Social exclusion relates to the alienation or disenfranchisement of certain people within a society. It is often connected to a person’s social class, educational status, relationships in childhood and living standards and how these might affect access to various opportunities. It also applies to some degree to people with a disability, to minority men and women of all races, of all sexual orientations and gender identities (the LGBT community), to the elderly, and to youth. Anyone who deviates in any perceived way from the norm of a population may become subject to coarse or subtle forms of social exclusion. Additionally, communities may self-exclude by removing themselves physically from the larger community.

Social movements and social centres often make an explicit attempt to diminish all forms of social exclusion through, for example, the use of policies and the adoption of participative, empowering forms of organisation and descision making. However, in reality it can be extremely difficult to be truly socially inclusive.

Talking Shop 6: Citizens

Monday 25 July, 7pm Seomra Spraoi

 

The idea of the citizen has a long and ambigous history. In the Campaign for the Old City Arts Building we have been using this term to talk about ourselves as political actors and as people with rights, specifically the right to use empty NAMA buildings. But while citizenship can be used in this way, to talk about people’s politics as opposed to the state, it also raises important questions. For example, many people are excluded from official citizenship on the basis of nationality or race. Citizenship also describes the legal relation between people and the state, a relation which many people oppose.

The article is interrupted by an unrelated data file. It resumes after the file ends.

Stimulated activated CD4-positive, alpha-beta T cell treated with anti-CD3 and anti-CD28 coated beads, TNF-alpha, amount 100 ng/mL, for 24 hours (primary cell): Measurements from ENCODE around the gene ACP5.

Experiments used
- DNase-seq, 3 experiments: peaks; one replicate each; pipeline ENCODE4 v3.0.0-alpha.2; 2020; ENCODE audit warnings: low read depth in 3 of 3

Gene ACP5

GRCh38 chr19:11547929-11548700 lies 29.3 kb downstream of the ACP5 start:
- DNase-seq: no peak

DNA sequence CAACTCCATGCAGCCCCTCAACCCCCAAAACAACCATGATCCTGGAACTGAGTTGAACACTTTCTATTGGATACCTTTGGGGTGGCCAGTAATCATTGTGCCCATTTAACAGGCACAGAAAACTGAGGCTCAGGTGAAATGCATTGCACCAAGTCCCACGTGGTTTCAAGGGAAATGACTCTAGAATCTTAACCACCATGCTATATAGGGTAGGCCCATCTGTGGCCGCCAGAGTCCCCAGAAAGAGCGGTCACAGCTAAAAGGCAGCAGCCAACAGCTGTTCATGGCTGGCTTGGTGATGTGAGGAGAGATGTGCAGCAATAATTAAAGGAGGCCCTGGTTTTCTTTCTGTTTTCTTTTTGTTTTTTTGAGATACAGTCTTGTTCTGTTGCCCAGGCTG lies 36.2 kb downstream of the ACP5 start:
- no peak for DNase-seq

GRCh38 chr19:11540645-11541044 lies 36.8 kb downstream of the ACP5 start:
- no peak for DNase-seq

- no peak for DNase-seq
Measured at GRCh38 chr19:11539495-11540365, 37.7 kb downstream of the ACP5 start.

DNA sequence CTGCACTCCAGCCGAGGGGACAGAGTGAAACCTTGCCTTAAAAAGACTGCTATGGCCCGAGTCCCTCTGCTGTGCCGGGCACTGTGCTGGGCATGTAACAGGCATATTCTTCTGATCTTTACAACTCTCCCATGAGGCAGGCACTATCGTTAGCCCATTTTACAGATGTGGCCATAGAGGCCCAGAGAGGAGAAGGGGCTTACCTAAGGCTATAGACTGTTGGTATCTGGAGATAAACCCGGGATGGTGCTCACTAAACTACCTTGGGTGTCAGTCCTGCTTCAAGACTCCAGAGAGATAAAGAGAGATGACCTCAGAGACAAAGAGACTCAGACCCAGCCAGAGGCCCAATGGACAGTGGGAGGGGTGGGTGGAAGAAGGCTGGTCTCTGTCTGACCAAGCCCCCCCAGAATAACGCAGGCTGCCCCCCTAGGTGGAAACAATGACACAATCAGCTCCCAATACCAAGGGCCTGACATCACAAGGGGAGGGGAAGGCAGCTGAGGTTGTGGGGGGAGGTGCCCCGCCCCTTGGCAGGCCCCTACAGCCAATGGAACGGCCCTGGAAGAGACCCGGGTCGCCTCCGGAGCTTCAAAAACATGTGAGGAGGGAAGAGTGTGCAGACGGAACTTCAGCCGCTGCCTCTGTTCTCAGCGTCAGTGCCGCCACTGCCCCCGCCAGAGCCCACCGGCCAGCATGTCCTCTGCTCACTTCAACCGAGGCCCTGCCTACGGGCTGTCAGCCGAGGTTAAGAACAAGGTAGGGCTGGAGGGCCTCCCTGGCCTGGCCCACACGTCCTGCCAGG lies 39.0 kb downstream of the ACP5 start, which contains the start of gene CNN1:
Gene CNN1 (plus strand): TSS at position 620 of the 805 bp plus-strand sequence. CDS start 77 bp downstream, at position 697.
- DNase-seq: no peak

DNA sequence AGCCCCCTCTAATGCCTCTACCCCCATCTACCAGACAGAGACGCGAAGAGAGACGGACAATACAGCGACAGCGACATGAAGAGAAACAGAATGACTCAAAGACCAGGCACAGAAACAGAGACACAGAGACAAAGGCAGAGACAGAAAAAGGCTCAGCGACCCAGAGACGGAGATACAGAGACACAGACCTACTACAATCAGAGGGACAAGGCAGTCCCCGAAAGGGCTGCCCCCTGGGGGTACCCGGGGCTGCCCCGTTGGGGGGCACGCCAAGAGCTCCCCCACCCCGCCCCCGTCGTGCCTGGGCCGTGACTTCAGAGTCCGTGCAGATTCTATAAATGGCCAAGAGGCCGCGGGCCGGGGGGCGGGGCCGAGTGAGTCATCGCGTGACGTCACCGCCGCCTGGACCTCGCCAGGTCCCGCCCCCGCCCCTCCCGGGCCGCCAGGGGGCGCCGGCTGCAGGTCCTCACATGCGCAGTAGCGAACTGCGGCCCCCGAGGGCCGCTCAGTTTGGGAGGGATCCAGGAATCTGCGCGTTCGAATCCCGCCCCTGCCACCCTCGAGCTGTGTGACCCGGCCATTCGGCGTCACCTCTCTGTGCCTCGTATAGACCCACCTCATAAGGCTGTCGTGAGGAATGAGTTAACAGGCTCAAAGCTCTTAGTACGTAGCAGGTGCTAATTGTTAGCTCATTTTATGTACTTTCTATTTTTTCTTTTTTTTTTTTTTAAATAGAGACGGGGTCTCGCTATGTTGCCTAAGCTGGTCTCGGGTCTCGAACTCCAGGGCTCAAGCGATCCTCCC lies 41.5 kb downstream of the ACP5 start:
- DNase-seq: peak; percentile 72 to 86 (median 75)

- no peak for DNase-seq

In this Talking Shop we’ll talk about the idea of the citizen and question the politics wrapped up with that term.

What do we want?

On Monday the campaign for the old city arts had an open meeting to discuss what we want to do with the building when we get it. Up until this point most of our energies have been channelled into the ‘campaign’. A large part of this process was meeting up with a wide variety of people to tell them about the campaign and gain their support. The hope was that by keeping the future open in terms of what we would do with the building a space would be created that could allow others to feel included, to put forward their own projects and desires. While this worked to some extent it was thought that we also needed to think about what we wanted, to remember that we were not just ‘campaign organizers’.